Before you came out, you were in two of the more heteronormative things on TV—the NFL and The Bachelor. Can you talk a little about the toll that took on your mental health?
I think I put so much pressure on myself to be “masculine” and macho. I needed to be the straight American football player that everyone told me I was. I really got good at hiding it, so good that I actually believed I could turn myself “straight.” All of those situations led to my choice to do the show. I was trying to “turn myself straight” once and for all… which was not healthy. Putting myself in that position was a bad choice and took a severe toll on my mental health.
Did it feel like there was this huge gulf between having to put on a show in front of the cameras while hurting so badly on the inside?
I obviously enjoyed the TV and entertainment portion of it all, but what hurt the most was when I wanted to live my truth I couldn’t. I couldn’t say as the lead of The Bachelor that I was questioning my sexuality. That I haven’t had the time or safety to explore that in a healthy way. So I had to internalize all of my feelings and process it alone, which led me to believe I could move past being gay, until I couldn’t.
You were struggling with so much anxiety and depression during The Bachelor that you were heavily medicated during filming. What was that like, and were there ever times you didn’t feel seen and heard by the doctors who were treating you?
I think medication can be great in certain circumstances, but for me the meditation was a mask. I don’t think the people prescribing it to me knew why I needed it. None of them ever really asked. They just assumed stress and what comes with being in the limelight were the only causes.
How were you able to overcome your mental health crisis? What part did finally coming out—on live TV, no less!—play in all of that?
I overcame my mental health crisis by hitting rock bottom and asking for help. I moved back in with my dad, surrendered my medication, and got professional help by both a therapist and psychiatrist. Filming my coming out experience was after I felt I was in a healthy enough headspace to try and make a difference for a lot of young men in middle America.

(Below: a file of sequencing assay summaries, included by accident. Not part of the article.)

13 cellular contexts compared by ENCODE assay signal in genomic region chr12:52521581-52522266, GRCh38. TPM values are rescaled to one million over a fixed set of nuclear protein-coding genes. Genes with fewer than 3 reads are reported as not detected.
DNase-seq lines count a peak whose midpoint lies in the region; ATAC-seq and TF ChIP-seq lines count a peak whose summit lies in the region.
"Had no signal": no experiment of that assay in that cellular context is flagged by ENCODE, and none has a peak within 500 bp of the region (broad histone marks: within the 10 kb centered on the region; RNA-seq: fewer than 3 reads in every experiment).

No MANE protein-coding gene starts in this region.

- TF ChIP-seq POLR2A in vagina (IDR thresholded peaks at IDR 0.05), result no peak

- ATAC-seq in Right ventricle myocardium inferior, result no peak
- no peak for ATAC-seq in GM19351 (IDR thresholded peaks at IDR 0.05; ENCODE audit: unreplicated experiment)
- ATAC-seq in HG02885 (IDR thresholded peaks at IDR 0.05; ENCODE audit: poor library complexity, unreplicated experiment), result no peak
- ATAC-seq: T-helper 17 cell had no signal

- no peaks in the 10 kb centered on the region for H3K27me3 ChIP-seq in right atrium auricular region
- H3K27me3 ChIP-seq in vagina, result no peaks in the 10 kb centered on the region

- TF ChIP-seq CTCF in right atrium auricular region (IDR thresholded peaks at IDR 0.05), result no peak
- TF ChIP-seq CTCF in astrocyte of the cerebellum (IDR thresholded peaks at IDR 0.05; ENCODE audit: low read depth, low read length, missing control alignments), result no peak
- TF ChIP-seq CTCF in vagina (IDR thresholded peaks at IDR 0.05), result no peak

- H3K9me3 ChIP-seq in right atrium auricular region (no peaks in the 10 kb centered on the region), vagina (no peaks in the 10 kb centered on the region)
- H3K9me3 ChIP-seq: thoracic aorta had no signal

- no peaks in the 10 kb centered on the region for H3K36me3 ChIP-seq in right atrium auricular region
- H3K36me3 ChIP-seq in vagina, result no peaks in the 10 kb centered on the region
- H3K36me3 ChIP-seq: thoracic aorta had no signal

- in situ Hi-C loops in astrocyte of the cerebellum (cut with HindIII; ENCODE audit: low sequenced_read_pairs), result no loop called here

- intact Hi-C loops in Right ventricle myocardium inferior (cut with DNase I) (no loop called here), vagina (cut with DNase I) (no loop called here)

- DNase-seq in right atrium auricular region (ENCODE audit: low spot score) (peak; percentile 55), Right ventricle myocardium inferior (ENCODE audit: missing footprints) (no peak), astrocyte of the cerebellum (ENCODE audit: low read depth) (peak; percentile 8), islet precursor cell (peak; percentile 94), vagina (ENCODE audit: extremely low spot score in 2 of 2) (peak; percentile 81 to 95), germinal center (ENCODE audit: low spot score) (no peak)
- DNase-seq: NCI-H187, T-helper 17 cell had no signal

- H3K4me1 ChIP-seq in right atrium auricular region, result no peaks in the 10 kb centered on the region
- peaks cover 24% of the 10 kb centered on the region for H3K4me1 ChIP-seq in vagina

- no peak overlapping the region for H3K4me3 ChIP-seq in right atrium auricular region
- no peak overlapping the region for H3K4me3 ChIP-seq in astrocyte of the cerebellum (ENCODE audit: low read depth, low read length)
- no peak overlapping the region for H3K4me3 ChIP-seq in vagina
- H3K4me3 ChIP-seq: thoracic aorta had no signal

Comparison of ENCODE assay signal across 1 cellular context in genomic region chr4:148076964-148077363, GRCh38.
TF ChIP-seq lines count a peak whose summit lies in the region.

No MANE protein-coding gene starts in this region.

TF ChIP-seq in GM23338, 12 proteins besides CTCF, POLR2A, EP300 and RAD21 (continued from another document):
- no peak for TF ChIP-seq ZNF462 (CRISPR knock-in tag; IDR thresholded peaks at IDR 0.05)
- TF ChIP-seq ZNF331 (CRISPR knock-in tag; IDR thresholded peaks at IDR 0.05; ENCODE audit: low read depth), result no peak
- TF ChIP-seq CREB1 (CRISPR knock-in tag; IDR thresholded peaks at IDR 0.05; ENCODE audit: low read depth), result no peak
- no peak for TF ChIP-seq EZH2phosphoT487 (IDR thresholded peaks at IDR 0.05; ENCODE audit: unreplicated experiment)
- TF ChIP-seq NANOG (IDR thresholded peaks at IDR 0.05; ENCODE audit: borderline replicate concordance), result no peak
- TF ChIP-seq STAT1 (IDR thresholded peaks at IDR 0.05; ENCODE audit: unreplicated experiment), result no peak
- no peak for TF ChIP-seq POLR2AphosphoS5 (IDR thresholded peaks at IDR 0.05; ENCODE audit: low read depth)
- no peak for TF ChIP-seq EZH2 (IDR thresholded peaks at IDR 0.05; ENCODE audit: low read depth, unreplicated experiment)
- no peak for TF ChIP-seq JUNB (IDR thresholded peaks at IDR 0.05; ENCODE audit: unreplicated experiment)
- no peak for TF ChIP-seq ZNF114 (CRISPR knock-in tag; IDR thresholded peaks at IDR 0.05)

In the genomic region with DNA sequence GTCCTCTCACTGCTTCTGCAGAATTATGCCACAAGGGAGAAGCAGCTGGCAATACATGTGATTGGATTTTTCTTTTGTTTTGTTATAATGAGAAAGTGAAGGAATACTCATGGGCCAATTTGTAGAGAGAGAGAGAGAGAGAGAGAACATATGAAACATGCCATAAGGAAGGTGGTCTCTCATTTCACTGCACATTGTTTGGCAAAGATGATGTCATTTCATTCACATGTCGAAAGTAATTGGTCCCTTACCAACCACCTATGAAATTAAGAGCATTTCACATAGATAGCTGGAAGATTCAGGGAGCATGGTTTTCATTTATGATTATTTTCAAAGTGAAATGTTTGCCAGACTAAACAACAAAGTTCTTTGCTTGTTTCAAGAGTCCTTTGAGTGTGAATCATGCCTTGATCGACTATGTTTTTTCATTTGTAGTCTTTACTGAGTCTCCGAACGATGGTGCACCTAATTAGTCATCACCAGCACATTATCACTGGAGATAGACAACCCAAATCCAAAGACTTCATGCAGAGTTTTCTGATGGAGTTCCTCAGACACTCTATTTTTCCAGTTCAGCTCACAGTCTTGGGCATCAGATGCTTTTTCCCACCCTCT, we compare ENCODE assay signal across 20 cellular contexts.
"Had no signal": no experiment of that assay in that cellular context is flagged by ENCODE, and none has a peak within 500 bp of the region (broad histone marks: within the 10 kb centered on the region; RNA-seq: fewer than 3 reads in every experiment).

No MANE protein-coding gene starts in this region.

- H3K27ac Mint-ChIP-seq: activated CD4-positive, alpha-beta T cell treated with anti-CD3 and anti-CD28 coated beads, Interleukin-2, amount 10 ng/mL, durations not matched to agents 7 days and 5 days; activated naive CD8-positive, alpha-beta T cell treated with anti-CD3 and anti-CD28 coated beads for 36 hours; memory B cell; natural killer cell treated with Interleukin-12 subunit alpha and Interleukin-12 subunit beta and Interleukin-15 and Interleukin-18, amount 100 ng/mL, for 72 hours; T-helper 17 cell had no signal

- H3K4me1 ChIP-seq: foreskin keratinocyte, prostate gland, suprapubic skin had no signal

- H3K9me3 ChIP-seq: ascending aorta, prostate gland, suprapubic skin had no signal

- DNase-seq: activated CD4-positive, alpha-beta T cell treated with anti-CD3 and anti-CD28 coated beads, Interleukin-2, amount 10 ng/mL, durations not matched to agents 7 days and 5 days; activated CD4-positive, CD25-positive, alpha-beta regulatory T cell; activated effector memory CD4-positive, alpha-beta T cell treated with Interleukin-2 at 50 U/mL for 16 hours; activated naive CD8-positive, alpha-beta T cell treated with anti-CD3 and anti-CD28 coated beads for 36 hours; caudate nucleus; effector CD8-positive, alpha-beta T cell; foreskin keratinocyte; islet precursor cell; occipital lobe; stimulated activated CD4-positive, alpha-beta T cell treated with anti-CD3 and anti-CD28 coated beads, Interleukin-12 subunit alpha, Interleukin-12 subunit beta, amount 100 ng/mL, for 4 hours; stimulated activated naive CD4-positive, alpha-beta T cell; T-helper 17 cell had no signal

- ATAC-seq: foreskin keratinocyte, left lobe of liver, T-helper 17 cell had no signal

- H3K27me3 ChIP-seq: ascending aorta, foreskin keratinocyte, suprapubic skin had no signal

With 4 out of 10 of LGBTQ youth seriously considering attempting suicide, what advice do you have for them—and to anyone quietly struggling with their mental health?
ASK FOR HELP. It seems so daunting, but ask that one friend or family member that you trust the most. If you don’t trust anyone, see a doctor or therapist.
What do you think are the biggest misconceptions about depression, anxiety, and suicidal thoughts? What do you wish you could make the public understand better?
That just because someone is depressed or has anxiety it doesn’t mean they are broken. It doesn’t mean that they can’t get better and it doesn’t mean that it can’t come and go. Just like so many other illnesses and diseases out there, you need to get professional help and recover. The stigma of someone being “crazy” or “out of it” needs to end.
How has your experience inspired you to expand your foundation to include mental health?
My experience as well as the cystic fibrosis community has naturally led me more into the mental health sector. Obviously my life has changed a lot over the last few years and in front of the public. I needed help and got it. People living with CF have a higher risk for anxiety and depression. I’m excited to continue to fight for that community and represent a cause that is so important to me.
You’ve also had to endure a lot of physical pain as a football player. What kind of chronic ailments have you had to deal with since then, and what have you done to treat them?
I have been pretty lucky with my injuries. I have suffered two torn shoulder ligaments, one broken shoulder, two torn hamstrings and torn rib cartilage. I stay on top of that by staying active and incorporating stretching and dynamic movements. I’m a big believer in a body in motion stays in motion.
How has Sollis been able to support you on your medical journey?
I went into Sollis with wrist pain. I was able to get X-rays done right away and the doctor determined I broke my wrist. It was such an efficient diagnosis and saved me a lot of time waiting. It was incredible!
Any good words to live by?
The secret to live by is to focus all your energy not on fighting the old, but building the new.